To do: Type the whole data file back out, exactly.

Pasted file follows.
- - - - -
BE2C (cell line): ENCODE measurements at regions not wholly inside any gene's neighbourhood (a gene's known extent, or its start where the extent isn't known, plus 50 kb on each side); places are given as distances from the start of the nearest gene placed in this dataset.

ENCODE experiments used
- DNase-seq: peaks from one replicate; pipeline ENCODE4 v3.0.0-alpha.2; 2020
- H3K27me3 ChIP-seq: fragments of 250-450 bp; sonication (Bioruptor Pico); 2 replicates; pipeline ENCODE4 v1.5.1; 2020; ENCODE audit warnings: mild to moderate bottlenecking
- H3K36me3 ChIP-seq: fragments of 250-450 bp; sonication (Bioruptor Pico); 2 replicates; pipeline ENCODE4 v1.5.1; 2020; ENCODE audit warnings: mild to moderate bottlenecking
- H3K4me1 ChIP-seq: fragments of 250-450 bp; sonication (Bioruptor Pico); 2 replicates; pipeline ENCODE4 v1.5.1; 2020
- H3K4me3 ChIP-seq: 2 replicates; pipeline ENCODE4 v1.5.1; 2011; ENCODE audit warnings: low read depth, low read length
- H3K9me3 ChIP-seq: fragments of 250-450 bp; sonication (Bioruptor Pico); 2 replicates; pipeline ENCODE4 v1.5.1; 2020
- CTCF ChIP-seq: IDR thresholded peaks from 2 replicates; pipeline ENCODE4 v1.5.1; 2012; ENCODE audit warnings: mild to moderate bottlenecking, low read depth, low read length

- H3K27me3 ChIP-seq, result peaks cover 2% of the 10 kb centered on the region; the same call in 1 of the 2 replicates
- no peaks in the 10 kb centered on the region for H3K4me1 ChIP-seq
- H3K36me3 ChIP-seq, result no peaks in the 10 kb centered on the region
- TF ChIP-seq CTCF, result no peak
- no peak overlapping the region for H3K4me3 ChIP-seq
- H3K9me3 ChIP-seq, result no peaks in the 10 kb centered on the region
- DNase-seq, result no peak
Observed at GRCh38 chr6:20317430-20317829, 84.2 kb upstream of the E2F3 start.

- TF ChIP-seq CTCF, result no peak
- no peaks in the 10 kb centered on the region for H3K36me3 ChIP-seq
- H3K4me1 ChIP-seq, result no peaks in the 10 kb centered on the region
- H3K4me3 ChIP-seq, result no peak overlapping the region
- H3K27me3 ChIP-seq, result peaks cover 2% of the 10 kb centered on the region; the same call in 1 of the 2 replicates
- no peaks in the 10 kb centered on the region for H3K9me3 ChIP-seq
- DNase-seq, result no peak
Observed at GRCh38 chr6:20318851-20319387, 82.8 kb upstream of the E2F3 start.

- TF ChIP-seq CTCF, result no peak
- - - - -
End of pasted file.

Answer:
BE2C (cell line): ENCODE measurements at regions not wholly inside any gene's neighbourhood (a gene's known extent, or its start where the extent isn't known, plus 50 kb on each side); places are given as distances from the start of the nearest gene placed in this dataset.

ENCODE experiments used
- DNase-seq: peaks from one replicate; pipeline ENCODE4 v3.0.0-alpha.2; 2020
- H3K27me3 ChIP-seq: fragments of 250-450 bp; sonication (Bioruptor Pico); 2 replicates; pipeline ENCODE4 v1.5.1; 2020; ENCODE audit warnings: mild to moderate bottlenecking
- H3K36me3 ChIP-seq: fragments of 250-450 bp; sonication (Bioruptor Pico); 2 replicates; pipeline ENCODE4 v1.5.1; 2020; ENCODE audit warnings: mild to moderate bottlenecking
- H3K4me1 ChIP-seq: fragments of 250-450 bp; sonication (Bioruptor Pico); 2 replicates; pipeline ENCODE4 v1.5.1; 2020
- H3K4me3 ChIP-seq: 2 replicates; pipeline ENCODE4 v1.5.1; 2011; ENCODE audit warnings: low read depth, low read length
- H3K9me3 ChIP-seq: fragments of 250-450 bp; sonication (Bioruptor Pico); 2 replicates; pipeline ENCODE4 v1.5.1; 2020
- CTCF ChIP-seq: IDR thresholded peaks from 2 replicates; pipeline ENCODE4 v1.5.1; 2012; ENCODE audit warnings: mild to moderate bottlenecking, low read depth, low read length

- H3K27me3 ChIP-seq, result peaks cover 2% of the 10 kb centered on the region; the same call in 1 of the 2 replicates
- no peaks in the 10 kb centered on the region for H3K4me1 ChIP-seq
- H3K36me3 ChIP-seq, result no peaks in the 10 kb centered on the region
- TF ChIP-seq CTCF, result no peak
- no peak overlapping the region for H3K4me3 ChIP-seq
- H3K9me3 ChIP-seq, result no peaks in the 10 kb centered on the region
- DNase-seq, result no peak
Observed at GRCh38 chr6:20317430-20317829, 84.2 kb upstream of the E2F3 start.

- TF ChIP-seq CTCF, result no peak
- no peaks in the 10 kb centered on the region for H3K36me3 ChIP-seq
- H3K4me1 ChIP-seq, result no peaks in the 10 kb centered on the region
- H3K4me3 ChIP-seq, result no peak overlapping the region
- H3K27me3 ChIP-seq, result peaks cover 2% of the 10 kb centered on the region; the same call in 1 of the 2 replicates
- no peaks in the 10 kb centered on the region for H3K9me3 ChIP-seq
- DNase-seq, result no peak
Observed at GRCh38 chr6:20318851-20319387, 82.8 kb upstream of the E2F3 start.

- TF ChIP-seq CTCF, result no peak